The District Court of Hague took a step in that direction in 2015 when it affirmed in Urgenda Foundation v. the Dutch State that the government had a responsibility to protect future generations by limiting greenhouse gas emissions. A similar case in the United States — People v Climate Change — was granted jurisdiction and is proceeding to consideration of its merits.

There remains a long way to go to adapt the current legal framework to the realities of nuclear threats and climate change. Current laws need better implementation, and new laws need to be established. But those changes are vital to protecting the human rights of future generations.

Emilie Gaillard is an Assoc. Professor of law and a researcher at the University of Caen Normandy (France). She is a member of the Pôle Risques, Qualité et Environnement Durable at Maison de la recherché et des Sciences de l’Homme (Caen).

Andreas Nidecker MD is a Professor Emeritus of Radiology at the University of Basel, Switzerland. Board member and past president of PSR / IPPNW Switzerland and member of the organizing Committees of the symposium “Human Rights, Future Generations & Crimes in the Nuclear Age.”

Alyn Ware is a member of the World Future Council and consultant for the International Association of Lawyers Against Nuclear Arms.

January 19, 2018 Posted by | 2 WORLD, weapons and war | Leave a comment

As Facebook fiddles with its publishing methods, visibility of free news posts might be threatened

The testing of a new Facebook news feed worries news sites and businesses, By Elsa Trujillo  24/10/2017

Facebook is testing in six countries the separation into two separate threads of friends’ posts and advertisements on the one hand and media, association or business posts on the other. Consequence: the free visibility of the pages is in danger.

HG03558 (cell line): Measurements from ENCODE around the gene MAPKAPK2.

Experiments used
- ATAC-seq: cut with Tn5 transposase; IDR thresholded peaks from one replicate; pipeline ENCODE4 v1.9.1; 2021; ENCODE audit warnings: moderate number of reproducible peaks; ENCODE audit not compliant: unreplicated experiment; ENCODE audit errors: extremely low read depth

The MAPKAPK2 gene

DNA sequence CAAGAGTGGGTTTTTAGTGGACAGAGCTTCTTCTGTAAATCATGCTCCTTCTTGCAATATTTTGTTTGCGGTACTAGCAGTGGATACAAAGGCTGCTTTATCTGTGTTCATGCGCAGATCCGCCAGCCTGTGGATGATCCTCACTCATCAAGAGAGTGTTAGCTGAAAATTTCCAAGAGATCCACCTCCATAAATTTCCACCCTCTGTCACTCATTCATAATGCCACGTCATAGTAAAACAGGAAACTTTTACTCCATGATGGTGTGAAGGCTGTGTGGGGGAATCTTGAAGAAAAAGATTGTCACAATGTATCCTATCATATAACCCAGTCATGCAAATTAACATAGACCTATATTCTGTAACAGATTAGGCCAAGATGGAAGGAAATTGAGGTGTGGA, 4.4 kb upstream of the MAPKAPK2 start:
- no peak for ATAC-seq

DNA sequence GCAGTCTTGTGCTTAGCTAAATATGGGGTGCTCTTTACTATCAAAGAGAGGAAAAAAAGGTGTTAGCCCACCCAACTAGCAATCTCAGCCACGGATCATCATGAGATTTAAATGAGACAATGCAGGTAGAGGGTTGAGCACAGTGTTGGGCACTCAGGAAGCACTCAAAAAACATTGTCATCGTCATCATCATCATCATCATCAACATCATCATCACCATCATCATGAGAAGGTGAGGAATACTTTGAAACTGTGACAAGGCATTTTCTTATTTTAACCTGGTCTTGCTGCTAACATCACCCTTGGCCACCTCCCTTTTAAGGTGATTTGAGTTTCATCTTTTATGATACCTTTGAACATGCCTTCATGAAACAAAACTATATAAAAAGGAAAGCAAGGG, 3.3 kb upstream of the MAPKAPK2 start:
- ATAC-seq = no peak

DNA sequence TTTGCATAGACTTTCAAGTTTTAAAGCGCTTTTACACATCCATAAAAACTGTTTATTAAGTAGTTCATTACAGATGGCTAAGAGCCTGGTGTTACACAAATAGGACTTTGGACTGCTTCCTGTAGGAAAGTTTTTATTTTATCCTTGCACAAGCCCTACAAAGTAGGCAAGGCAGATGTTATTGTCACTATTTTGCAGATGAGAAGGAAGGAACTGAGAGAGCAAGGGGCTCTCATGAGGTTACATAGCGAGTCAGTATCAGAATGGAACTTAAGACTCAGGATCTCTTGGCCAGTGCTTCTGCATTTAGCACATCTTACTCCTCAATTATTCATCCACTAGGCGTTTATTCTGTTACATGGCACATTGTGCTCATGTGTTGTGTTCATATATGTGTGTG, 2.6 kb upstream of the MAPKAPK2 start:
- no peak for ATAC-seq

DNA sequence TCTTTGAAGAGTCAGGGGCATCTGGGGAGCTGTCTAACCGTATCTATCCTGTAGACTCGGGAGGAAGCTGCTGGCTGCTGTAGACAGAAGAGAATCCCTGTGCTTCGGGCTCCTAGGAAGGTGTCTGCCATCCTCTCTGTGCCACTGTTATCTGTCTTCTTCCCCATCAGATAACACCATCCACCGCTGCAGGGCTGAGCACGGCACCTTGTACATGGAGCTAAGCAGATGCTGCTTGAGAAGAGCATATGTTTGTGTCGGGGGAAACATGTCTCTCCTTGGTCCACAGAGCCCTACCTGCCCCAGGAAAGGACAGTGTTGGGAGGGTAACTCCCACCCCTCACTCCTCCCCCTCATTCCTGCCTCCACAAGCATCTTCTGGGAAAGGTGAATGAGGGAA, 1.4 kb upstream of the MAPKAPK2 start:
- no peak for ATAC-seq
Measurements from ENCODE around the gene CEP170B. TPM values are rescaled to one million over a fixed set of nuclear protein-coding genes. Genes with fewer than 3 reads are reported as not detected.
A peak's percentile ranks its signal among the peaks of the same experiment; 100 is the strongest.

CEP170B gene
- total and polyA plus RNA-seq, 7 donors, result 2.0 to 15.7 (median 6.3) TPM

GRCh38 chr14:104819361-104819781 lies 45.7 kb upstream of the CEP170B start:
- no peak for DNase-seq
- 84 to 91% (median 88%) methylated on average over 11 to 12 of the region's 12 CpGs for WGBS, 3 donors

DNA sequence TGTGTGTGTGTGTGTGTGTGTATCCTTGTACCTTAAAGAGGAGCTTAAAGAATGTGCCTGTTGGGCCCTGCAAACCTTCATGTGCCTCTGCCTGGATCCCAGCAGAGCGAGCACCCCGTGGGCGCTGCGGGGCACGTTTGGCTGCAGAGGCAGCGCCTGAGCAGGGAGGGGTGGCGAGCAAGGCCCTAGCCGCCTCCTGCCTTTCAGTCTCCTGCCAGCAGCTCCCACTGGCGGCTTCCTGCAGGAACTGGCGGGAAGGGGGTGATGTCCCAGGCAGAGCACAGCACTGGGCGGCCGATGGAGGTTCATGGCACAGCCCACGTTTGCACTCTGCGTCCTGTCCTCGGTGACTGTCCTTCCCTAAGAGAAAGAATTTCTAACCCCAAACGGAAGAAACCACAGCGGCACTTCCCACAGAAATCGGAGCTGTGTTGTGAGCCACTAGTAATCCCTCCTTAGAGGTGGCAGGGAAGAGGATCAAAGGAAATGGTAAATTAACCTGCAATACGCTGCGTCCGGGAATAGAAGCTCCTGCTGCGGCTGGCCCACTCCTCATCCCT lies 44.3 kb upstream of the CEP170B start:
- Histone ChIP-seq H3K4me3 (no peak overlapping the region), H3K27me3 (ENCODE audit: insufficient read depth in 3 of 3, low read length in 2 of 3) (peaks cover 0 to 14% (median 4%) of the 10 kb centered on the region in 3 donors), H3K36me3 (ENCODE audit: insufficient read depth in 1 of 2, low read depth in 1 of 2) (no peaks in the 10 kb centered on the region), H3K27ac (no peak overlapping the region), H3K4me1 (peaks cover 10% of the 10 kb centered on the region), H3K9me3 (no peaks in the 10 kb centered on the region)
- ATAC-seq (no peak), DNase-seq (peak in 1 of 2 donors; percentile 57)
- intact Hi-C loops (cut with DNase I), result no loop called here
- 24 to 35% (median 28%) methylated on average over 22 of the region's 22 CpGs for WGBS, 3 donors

Facebook is currently testing a feature that can be highly detrimental to content creators online. The company is experimenting in six countries (Sri Lanka, Bolivia, Slovakia, Serbia, Guatemala and Cambodia) a new formula in which it divides its newsfeed in two. On the one hand, your friends’ posts, advertisements and sponsored posts. On the other hand, posts sent by news sites, business pages, associations and native content such as non-sponsored videos for example.posts, advertisements and sponsored posts. On the other hand, posts sent by news sites, business pages, associations and native content such as non-sponsored videos for example.

In Slovakia, the change quickly translated into a significant drop in the country’s media interactions, according to Filip Struharik, a Slovak journalist who first spotted this test. Less exposed to these contents, Facebook users were in fact less inclined to share them

“The reach of several Facebook pages dropped between Thursday and Friday last two-thirds from previous days,” he says. According to him, the Facebook pages of the sixty main Slovakian media have generated four times fewer interactions since the beginning of the test. The analyst firm Crowdtangle, acquired by Facebook in November 2016, has similar results in Cambodia and Guatemala.

Network dependence The deployment of such a feature worldwide threatens both small sites and large news sites, which have become partially dependent on social networks for their traffic. In France, some media even bet on a diffusion exclusively based on social networks.
For example, Brut, Explicite or Minute Buzz online media. The change would also cause Pages publishers to pay for advertising in order to reach their audience. The organic reach of their content, namely reaching readers without paying distribution, would be considerably reduced.

Aware of the intense emotion provoked in the media and community managers by the discovery of this test, Facebook said Tuesday evening in a statement: “The purpose of this test is to understand if users prefer to have two separate spaces for personal publications and public posts. People tell us that they want easier access to the publications of their friends and family, “says Adam Mosseri, head of Facebook’s news feed.